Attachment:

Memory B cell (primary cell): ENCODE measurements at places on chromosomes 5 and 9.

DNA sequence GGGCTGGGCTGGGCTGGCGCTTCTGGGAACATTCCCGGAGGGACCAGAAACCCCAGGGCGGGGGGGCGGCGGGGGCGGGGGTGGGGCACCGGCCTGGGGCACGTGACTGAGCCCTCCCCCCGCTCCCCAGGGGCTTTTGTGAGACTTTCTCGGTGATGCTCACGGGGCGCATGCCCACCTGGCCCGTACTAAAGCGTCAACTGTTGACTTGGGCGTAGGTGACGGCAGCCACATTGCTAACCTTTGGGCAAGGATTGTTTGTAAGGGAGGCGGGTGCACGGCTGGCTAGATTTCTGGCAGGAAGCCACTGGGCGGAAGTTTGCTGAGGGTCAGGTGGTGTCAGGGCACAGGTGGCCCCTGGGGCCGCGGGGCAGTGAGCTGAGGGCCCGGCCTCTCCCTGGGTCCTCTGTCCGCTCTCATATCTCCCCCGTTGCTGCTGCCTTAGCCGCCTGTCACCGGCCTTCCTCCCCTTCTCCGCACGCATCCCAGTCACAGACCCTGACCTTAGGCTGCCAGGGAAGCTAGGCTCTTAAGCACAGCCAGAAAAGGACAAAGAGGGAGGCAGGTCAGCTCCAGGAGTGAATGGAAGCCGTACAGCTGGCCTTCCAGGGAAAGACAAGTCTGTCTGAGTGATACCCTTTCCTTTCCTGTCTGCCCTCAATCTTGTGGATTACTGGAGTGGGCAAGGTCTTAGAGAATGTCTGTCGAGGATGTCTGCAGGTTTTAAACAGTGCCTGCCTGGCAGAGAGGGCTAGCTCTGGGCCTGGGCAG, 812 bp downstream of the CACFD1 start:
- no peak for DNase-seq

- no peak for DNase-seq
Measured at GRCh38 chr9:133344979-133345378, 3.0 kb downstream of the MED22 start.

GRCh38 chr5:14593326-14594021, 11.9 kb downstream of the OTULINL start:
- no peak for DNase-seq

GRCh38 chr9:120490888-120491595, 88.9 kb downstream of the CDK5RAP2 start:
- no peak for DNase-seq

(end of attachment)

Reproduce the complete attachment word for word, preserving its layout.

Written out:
Memory B cell (primary cell): ENCODE measurements at places on chromosomes 5 and 9.

DNA sequence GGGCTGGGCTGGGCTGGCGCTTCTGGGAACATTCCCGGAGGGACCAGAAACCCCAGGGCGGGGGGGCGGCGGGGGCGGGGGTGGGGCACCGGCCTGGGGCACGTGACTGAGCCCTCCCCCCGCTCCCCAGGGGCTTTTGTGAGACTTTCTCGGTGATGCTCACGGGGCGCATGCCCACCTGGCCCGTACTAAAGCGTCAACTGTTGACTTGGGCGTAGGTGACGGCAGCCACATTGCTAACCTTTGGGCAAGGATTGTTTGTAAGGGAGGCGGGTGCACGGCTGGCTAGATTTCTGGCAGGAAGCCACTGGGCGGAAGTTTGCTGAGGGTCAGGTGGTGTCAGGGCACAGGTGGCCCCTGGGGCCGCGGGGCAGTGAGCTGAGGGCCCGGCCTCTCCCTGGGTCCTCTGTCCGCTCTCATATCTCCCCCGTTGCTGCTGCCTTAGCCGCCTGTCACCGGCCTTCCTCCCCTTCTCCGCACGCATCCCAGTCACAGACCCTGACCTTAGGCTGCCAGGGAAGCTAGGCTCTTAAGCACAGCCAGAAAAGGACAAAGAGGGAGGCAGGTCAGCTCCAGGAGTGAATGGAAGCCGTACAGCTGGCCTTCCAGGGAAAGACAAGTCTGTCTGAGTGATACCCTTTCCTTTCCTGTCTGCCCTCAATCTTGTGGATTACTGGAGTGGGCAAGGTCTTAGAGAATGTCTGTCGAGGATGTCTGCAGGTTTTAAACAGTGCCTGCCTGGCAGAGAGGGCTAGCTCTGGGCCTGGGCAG, 812 bp downstream of the CACFD1 start:
- no peak for DNase-seq

- no peak for DNase-seq
Measured at GRCh38 chr9:133344979-133345378, 3.0 kb downstream of the MED22 start.

GRCh38 chr5:14593326-14594021, 11.9 kb downstream of the OTULINL start:
- no peak for DNase-seq

GRCh38 chr9:120490888-120491595, 88.9 kb downstream of the CDK5RAP2 start:
- no peak for DNase-seq